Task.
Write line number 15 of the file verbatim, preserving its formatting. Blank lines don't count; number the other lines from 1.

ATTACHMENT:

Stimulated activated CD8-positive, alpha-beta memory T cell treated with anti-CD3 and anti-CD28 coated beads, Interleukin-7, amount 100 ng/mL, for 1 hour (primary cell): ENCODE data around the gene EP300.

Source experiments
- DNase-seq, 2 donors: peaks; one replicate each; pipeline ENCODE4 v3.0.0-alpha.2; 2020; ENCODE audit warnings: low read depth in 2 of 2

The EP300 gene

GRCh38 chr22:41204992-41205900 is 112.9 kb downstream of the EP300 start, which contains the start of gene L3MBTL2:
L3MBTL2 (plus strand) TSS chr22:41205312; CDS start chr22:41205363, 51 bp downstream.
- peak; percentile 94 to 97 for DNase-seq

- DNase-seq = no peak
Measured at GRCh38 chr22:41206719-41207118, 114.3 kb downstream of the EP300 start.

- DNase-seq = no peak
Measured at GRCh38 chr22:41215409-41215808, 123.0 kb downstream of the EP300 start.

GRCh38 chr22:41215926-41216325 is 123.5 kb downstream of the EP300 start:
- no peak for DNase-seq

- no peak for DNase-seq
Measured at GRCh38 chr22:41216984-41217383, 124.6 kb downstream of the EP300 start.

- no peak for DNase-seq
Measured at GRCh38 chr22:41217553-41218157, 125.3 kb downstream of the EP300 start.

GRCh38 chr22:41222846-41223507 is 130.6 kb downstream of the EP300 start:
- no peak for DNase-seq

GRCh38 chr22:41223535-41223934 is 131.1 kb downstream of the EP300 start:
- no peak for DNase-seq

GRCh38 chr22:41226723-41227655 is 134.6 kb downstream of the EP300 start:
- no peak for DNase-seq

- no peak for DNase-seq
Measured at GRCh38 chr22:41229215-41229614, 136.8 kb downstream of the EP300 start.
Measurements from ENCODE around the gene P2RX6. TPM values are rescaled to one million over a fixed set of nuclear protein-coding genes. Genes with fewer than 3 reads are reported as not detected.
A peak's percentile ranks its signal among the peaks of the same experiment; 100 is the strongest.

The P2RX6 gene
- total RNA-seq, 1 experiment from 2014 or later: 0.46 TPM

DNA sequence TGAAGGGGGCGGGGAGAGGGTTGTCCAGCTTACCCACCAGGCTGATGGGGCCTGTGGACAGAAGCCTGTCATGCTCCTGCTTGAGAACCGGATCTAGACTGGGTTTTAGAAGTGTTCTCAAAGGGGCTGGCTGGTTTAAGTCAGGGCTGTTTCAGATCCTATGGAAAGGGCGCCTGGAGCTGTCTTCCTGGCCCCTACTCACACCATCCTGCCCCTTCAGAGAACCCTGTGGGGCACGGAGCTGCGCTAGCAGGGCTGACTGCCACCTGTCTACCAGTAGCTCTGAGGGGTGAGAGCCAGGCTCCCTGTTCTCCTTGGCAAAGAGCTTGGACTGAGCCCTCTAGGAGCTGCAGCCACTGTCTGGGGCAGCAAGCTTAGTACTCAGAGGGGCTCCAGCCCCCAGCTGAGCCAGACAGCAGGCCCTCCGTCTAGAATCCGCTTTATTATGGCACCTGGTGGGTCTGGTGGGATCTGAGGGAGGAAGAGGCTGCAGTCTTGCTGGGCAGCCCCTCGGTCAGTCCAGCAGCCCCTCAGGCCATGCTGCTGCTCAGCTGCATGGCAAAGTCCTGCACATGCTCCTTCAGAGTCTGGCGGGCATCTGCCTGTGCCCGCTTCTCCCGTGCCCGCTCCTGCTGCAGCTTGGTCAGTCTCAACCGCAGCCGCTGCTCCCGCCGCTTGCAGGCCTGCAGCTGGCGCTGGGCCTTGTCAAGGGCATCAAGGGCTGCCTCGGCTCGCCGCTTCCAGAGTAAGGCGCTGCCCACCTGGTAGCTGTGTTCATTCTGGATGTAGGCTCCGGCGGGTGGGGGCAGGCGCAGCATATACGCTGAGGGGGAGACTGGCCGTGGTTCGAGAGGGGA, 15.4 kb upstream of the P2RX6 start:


Measured at GRCh38 chr22:41216984-41217383, 124.6 kb downstream of the EP300 start.